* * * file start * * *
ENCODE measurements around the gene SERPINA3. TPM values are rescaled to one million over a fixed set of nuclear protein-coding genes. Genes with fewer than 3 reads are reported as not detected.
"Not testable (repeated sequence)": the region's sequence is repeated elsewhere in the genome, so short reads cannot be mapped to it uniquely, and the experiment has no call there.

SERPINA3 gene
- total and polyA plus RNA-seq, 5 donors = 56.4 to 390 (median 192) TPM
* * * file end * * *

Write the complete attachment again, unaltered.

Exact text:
ENCODE measurements around the gene SERPINA3. TPM values are rescaled to one million over a fixed set of nuclear protein-coding genes. Genes with fewer than 3 reads are reported as not detected.
"Not testable (repeated sequence)": the region's sequence is repeated elsewhere in the genome, so short reads cannot be mapped to it uniquely, and the experiment has no call there.

SERPINA3 gene
- total and polyA plus RNA-seq, 5 donors = 56.4 to 390 (median 192) TPM